Movies, Movies, Movies

Licorice Pizza, 2022, directed by Paul Thomas Anderson — 2.5/5 Stars 

Paul Thomas Anderson’s latest movie, the lighthearted, slice-of-life 1970s romance Licorice Pizza, was on track to be one of the best films of the year. Anderson’s past work has established him as a household auteur in the industry, breaking onto the scene with Boogie Nights in 1997 and since wowing critics and audience alike with modern classics like There Will Be Blood and The Master. Trailers for Licorice Pizza excited moviegoers, teasing audiences with nostalgia and youthful awkwardness, set to David Bowie’s “Life on Mars.” In the weeks leading up to the Christmas Day release date, though, contention broke out over the film’s contents. When the film began screening in select theaters in New York and Los Angeles prior to its national release date, accusations of glorifying pedophilia, regarding the age gap between the two lead characters, emerged. Many defended this age gap, claiming that the depiction of the relationship did not equate to endorsement, and deflecting other criticisms as lacking in media literacy. It would seem, though, that the defenders of the distractingly large age gap relationship at the center of the film’s story have been blinded by their biases and their love for Anderson as a director. Not only does the film actively endorse the relationship, it seems to actively combat criticisms of it, frequently acknowledging the difference in maturity levels but proceeding with confidence all the same. It’s truly a shame, as breakout stars Alana Haim and Cooper Hoffman are electric in their roles, and the film has some truly visually beautiful and funny moments, but the story is dragged down by its dated understanding of romance and power dynamics. The complete plot is spoiled in this review.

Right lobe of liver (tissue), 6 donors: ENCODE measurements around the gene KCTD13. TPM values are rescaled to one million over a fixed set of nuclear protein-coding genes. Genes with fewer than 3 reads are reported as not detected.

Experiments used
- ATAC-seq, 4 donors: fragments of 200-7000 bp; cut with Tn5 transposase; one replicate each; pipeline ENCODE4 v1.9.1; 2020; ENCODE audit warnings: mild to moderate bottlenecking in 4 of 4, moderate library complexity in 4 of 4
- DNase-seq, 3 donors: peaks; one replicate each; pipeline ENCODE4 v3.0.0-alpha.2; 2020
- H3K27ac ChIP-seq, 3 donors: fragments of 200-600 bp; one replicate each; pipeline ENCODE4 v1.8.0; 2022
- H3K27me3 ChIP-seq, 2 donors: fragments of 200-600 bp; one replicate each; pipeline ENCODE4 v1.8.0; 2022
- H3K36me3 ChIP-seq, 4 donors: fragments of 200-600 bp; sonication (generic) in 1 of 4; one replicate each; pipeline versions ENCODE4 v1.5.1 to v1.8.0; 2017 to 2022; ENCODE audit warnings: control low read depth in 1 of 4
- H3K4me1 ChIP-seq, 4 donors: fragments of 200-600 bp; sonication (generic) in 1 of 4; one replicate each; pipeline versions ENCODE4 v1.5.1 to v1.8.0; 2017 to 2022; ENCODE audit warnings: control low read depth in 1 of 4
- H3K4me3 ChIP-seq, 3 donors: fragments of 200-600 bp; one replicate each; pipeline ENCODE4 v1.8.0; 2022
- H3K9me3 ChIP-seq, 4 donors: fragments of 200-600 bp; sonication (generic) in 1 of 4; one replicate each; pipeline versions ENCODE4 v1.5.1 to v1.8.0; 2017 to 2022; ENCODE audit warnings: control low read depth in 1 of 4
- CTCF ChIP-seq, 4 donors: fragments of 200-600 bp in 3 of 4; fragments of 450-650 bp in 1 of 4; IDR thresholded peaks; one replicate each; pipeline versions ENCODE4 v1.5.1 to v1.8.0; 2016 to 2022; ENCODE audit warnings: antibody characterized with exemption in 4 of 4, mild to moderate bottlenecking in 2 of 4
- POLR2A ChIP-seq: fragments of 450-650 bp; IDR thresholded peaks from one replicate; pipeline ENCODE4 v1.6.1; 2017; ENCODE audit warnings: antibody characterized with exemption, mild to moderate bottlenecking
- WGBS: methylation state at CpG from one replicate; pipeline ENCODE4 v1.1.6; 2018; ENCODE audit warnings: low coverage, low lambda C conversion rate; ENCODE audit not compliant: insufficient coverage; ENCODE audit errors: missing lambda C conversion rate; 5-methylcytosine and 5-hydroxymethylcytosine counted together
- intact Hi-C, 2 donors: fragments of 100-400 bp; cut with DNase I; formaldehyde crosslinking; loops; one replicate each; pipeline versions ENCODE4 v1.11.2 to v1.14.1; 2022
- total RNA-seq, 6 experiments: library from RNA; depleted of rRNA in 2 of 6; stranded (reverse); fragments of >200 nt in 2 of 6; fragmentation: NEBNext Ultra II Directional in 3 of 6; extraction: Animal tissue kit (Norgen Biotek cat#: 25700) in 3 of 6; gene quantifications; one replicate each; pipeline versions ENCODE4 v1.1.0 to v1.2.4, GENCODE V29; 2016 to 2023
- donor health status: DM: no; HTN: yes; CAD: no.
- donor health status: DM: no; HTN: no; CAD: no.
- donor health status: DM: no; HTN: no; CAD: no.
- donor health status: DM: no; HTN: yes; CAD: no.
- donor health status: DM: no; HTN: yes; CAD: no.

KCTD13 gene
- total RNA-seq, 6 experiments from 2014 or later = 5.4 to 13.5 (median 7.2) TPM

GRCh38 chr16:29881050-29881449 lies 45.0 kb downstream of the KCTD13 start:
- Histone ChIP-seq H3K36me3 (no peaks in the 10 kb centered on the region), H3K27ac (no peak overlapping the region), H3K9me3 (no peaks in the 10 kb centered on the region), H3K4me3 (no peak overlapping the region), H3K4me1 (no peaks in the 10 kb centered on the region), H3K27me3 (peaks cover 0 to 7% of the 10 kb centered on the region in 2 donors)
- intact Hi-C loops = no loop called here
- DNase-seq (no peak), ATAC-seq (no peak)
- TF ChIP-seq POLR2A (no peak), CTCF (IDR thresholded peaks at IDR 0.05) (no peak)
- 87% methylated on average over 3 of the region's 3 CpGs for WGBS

Hoffman plays the overly confident and ambitious Gary Valentine, a 15-year-old hustler who is also a child actor. Opposite him is Haim, who plays the 25-year-old, aptly named Alana Kane, a directionless young woman who yearns for the freedom and irresponsibility of youth. It’s clear what Anderson is trying to do here; contrasting the desire to grow up fast with the nostalgia of being a teenager, and demonstrating the way that contrast brings people together. The gap is so startlingly wide, though, that the developing romance between the two makes less and less sense as the story progresses. When Gary first pursues Alana, she shrugs him off, dismissing him as a “kid.” When he invites her on a date, though, she follows through and meets him at a local restaurant. As a viewer, the charitable reading of this situation, and of the story as a whole, is that Alana is entertaining Gary’s crush not because she’s genuinely interested in him romantically, but because she enjoys the attention and misses being a kid like him. Each step of the way, though, not a single aspect of the movie seems to acknowledge the unhealthy and, frankly, gross nature of their relationship. The two weave in and out of each other’s lives, Alana helping Gary with his water bed business, and later departing to work for a local political campaign. In one scene, the two poetically chase each other’s glances from across a room without a hint of irony. The charitable reading completely dissipates when the film ends, closing on what clearly intends to be a romantic kiss between the two, with the final line of dialogue being delivered by Alana: “I love you, Gary.” 

If the film intends to comment on this age gap, the commentary is lost. The ages of the characters are mentioned on more than one occasion; the script certainly doesn’t shy away from the gap, but it doesn’t seem to care about fully acknowledging its implications either. When it comes down to it, Gary is a child and Alana is an adult, and that makes the viewing experience deeply uncomfortable. Even worse, the discomfort doesn’t seem to be remotely intentional. 

It’s not like Licorice Pizza doesn’t have its moments. Sean Penn and Bradley Cooper, who are featured in smaller roles, deliver some seriously funny performances. The film’s imagery, in Anderson’s distinct style, is beautifully framed and staged, with slight overexposure of the 70mm film bathing the scenes in a bright, dreamy haze. The soundtrack is appropriately nostalgia-invoking, with some excellently integrated montages set to ‘70s hits. Hoffman and Haim demonstrate some real talent, and their characters feel fleshed out and believable in Anderson’s slightly surreal world. Unfortunately, though, the glaring issue at the core of the story greatly detracts from the ability to enjoy the film as a whole, weighing on the plot and making viewing the film disorienting and frustrating. While Anderson has never failed to demonstrate his craftsmanship, Licorice Pizza has undoubtedly left a mark on his previously flawless record.